Metagenomics is an interdisciplinary subject that emerged two decades ago. It bypassed the traditional culture-based framework, extended the boundary of microbiology research, and provided a scope of microbial genetics and phylogenetics at the molecular level. Advanced by the development of bioinformatics and generations of DNA sequencing technologies, digging information from large sequencing data set became a pioneering task to reveal connections and relationships between microorganisms, and the “theatre of activity” – their metabolites, hosts and environmental conditions.
The shotgun metagenomics approaches are advantageous in providing both taxonomic and functional information. Novel sequencing platforms have emerged in the past few years. As an alternative option with lower cost and higher output compared to the dominant products at that time, I conducted a benchmark study of the BGISEQ-500 sequencer in 2017. I designed an experiment using 20 stool samples for metagenomics sequencing on the BGISEQ-500, HiSeq 2000 and HiSeq 4000 for comparison. The results provided the first set of performance metrics for human gut metagenomic sequencing data using the BGISEQ-500 and the accuracy and technical reproducibility confirmed the applicability of the new platform for metagenomic studies.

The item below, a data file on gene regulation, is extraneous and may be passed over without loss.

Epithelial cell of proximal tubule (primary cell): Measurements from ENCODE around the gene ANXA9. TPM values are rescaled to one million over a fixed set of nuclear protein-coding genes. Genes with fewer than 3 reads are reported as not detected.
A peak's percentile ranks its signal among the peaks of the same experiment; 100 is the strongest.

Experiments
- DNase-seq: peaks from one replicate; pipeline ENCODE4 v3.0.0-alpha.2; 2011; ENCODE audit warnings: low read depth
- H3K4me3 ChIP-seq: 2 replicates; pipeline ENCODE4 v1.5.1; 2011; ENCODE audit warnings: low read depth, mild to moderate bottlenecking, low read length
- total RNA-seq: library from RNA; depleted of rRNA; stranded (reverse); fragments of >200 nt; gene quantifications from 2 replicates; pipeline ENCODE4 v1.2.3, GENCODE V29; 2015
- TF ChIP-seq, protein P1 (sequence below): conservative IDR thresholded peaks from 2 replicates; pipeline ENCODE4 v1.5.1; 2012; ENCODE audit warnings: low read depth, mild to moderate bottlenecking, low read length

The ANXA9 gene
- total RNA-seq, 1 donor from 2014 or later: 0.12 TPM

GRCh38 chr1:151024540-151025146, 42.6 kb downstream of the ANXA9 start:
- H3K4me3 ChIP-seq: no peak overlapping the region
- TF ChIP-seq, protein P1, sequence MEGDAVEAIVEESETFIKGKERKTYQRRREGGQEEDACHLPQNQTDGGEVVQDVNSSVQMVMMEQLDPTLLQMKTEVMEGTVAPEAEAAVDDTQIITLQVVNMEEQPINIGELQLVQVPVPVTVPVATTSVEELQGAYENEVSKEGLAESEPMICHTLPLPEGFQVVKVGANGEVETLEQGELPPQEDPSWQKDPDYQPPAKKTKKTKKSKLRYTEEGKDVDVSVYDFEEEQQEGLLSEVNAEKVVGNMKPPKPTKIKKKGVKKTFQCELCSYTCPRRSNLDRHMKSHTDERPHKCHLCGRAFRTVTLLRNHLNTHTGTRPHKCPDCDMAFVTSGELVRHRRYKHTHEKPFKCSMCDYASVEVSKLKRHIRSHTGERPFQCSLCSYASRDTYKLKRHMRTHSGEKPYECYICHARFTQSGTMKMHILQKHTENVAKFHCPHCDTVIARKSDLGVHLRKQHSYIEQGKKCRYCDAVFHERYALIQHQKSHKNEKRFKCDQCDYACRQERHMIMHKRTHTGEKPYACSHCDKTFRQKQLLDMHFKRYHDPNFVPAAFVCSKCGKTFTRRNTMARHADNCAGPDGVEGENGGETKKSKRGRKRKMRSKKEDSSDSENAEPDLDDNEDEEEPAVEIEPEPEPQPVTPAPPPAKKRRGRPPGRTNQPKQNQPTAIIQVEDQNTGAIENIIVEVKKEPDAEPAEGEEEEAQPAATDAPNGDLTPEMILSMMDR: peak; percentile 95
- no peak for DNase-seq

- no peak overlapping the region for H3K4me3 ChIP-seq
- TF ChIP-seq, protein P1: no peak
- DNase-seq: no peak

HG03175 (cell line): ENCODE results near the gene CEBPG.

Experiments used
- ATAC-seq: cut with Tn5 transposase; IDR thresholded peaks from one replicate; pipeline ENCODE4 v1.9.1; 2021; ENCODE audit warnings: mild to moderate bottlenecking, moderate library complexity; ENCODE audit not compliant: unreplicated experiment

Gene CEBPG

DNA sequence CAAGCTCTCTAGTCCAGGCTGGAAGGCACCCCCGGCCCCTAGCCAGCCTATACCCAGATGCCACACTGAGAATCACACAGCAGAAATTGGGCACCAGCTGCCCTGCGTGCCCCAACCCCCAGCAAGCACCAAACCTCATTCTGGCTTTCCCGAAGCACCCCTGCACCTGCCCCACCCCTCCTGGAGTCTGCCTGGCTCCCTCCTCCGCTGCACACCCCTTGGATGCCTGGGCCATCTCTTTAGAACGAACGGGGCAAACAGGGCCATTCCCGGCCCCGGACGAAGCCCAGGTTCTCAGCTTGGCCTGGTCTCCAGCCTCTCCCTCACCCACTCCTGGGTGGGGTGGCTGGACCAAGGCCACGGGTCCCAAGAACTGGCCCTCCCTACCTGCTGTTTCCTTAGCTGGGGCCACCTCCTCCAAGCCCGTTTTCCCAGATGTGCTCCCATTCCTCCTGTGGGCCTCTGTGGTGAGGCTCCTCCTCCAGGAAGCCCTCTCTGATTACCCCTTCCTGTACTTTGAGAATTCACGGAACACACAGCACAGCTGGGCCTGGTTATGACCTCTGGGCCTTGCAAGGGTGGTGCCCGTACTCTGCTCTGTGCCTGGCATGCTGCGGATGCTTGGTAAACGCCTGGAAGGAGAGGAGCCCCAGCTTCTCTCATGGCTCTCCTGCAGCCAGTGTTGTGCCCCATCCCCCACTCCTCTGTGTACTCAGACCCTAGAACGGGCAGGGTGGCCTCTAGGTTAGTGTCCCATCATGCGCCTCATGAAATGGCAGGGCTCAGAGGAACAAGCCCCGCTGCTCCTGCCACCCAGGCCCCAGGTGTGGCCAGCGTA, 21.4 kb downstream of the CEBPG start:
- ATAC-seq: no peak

Based on this work, a case study which I took the lead applied a multi-omics approach to comprehensively analyze the influence of the gut microbiota, tumor mutational burden (TMB) and host genetic mutations to the outcome of immune checkpoint therapy (ICT) in non-small cell-lung cancer patients. Collaborating with the experts from Oncology and human genetics, a list of metagenomic biomarkers were identified that differed in abundance in relation to responses to ICT enabling development of models robustly predicting the probability that a given patient would benefit from ICT. Briefly, the results emphasize the potential for analyses of the gut microbiota for predicting the outcome prior to instigating ICT.
Realizing the limitation of taxonomic classification by current metagenomics technology, I turned to the typical target metagenomics approach. At present, the limitation of rRNA gene amplicon sequencing is either too short hypervariable regions used for classification, or insufficient throughput to cover a microbial community. I developed a novel bioinformatics approach to assemble long fragments of rRNA gene sequences on a single-molecular level by using a reads linkage barcoding strategy. Mock and soil samples were employed to benchmark the performance of obtaining bacterial rRNA genes (from 16S and 23S rRNA) and fungi ITS regions (covering partial 16S, ITS1, 5S, ITS2, and partial 28S rRNA sequences) and successfully classifying them to the species level.